четверг, 27 марта 2014 г.

Rails vs OOP or is it Rails feat. OOP?

Please mind that this note is as opinionated as can be. I believe this is the only way one can speak about Rails as RoR itself leave no room for doubts.

I believe Rails was meant for small to middle web sites development, and never meant to be a foundation for something bigger. Just read 37signalsGetting Real book and you will understand that Rails is backed by a company with a no-grow philosophy. And so is Rails - it will never be as big as Java or .Net are. 

You can ignore this until you start develop a little bit more elaborate software. And this is where you have to get serious about OOP. But Rails provides no aid here. Instead, it leads you into trouble, because it puts too much pressure on you with conventions and especially with poor naming. (I am not trying to charge DHH with that, after all naming is the weakest skill in IT community of all times.) Thousands of people fall into problems of not understanding where they should rethink Rails conventions and deviate from them, which leads to heated discussions whether Rails breaks OOP and how to keep producing quality maintainable and testable code with Rails (fat models/skinny controllers attempt, writing true unit-tests with Rails, is ActiveRecord an anti-pattern, etc). Well the answer is - get to know some OOP theory. These are the problems OOP community have been solving for decades now and there is nothing really new about that.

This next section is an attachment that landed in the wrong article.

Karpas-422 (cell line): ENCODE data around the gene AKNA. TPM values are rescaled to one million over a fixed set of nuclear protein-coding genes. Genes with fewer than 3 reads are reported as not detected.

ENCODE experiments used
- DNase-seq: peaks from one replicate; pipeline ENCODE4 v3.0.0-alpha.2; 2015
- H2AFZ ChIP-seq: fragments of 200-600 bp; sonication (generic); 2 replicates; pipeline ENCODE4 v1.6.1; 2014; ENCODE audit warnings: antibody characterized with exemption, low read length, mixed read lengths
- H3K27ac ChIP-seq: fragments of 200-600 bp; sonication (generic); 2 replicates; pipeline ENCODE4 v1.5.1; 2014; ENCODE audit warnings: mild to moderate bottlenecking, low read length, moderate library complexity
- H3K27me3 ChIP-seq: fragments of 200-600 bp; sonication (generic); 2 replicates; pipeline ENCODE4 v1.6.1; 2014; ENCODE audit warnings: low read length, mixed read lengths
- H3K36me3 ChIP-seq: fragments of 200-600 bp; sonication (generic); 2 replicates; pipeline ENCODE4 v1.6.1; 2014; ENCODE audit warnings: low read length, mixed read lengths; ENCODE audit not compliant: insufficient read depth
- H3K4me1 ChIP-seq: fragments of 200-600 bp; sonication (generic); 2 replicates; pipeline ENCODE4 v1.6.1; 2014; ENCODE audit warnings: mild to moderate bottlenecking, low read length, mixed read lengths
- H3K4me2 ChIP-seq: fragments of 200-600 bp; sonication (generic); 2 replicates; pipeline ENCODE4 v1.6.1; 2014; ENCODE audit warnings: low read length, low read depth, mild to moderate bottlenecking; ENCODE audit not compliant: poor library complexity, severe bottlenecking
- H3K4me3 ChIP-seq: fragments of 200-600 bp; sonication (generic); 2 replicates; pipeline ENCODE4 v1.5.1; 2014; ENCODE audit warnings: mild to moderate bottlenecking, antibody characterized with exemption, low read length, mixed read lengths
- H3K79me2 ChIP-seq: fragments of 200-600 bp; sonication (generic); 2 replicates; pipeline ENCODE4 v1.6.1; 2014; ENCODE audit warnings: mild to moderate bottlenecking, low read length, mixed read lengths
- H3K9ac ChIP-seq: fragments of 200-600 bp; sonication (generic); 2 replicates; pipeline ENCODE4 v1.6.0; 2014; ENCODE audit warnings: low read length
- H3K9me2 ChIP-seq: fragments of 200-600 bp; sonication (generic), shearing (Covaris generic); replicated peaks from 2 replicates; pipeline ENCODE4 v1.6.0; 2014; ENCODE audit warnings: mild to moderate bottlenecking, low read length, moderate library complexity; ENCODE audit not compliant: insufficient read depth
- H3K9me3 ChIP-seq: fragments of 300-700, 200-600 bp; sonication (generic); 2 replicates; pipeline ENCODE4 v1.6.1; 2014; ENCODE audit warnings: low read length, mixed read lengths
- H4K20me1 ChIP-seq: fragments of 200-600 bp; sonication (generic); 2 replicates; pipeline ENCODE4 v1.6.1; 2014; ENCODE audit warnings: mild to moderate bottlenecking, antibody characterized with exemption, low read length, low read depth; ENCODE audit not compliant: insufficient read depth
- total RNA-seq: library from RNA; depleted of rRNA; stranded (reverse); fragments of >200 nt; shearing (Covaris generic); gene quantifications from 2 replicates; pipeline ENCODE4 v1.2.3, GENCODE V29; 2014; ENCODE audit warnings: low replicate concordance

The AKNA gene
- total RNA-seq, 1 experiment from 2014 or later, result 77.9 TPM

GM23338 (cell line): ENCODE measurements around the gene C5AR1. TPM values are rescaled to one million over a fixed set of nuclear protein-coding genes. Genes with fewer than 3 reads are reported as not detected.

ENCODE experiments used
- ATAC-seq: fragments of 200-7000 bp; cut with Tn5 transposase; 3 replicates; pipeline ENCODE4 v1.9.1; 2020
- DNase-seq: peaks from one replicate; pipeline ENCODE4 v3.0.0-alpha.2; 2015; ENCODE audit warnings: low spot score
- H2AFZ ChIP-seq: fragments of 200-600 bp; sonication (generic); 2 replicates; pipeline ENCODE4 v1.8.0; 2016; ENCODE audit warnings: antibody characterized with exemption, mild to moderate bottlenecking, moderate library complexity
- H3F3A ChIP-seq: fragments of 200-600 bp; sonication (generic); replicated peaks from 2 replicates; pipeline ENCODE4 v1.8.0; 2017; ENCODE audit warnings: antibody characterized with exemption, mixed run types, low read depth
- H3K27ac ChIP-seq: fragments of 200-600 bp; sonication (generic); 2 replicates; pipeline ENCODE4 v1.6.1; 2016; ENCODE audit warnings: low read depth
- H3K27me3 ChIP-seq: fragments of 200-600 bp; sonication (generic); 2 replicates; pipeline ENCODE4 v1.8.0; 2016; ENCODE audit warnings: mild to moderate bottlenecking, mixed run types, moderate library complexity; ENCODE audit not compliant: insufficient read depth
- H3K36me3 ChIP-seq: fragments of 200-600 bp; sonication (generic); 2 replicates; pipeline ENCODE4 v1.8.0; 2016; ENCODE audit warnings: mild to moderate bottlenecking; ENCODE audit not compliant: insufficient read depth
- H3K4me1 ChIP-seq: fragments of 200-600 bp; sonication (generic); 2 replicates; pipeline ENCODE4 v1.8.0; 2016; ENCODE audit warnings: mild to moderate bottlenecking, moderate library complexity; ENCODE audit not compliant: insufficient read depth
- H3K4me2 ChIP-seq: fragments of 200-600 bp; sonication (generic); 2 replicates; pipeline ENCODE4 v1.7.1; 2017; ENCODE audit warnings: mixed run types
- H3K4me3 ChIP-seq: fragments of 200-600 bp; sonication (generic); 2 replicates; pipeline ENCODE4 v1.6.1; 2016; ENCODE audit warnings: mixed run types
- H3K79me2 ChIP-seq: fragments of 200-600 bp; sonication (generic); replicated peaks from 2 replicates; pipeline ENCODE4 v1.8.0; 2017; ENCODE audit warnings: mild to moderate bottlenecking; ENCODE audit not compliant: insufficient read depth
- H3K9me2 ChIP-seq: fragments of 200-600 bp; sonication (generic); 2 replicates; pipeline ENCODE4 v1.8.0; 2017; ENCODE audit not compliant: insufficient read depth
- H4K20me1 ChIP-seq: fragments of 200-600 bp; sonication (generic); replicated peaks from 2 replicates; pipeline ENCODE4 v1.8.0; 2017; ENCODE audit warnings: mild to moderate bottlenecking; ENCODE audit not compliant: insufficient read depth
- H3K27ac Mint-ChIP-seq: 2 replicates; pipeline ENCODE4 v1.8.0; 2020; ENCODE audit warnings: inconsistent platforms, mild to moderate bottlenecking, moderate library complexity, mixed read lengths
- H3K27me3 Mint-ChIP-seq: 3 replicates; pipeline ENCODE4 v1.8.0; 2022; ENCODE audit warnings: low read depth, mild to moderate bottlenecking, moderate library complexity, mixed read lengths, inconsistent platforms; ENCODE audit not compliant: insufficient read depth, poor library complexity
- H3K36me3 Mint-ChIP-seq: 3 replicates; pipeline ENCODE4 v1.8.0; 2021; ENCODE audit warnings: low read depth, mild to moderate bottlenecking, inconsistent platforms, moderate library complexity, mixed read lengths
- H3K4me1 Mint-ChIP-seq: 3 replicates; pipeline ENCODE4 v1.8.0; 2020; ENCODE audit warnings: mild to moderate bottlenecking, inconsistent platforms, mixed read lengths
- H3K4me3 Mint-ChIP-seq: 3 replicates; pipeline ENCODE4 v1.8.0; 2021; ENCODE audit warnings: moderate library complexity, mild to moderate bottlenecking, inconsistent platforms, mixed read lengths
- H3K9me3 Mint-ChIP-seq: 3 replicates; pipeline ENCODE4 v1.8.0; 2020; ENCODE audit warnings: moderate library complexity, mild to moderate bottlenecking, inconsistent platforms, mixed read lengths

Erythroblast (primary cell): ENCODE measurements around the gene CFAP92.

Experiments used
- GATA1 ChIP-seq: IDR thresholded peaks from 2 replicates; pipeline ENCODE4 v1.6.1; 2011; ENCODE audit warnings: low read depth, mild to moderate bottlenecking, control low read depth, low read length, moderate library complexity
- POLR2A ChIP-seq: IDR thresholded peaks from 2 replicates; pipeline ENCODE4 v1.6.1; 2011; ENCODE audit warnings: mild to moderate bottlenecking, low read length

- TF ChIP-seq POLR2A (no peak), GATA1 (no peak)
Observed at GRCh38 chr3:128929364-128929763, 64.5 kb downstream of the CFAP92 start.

Oh wait, there is something new! Rails deserves special gratitude for whetting community appetite for least known DCI design pattern. 

Rails community experience lot's of agitation and controversy, and this couldn't be another way. The reason for this is that RoR emphasizes on developers' productivity at the first place rather then being dogmatic about design. Understanding this may turn us to be a little bit less dogmatic about Rails' usage.

More to read:

Good luck!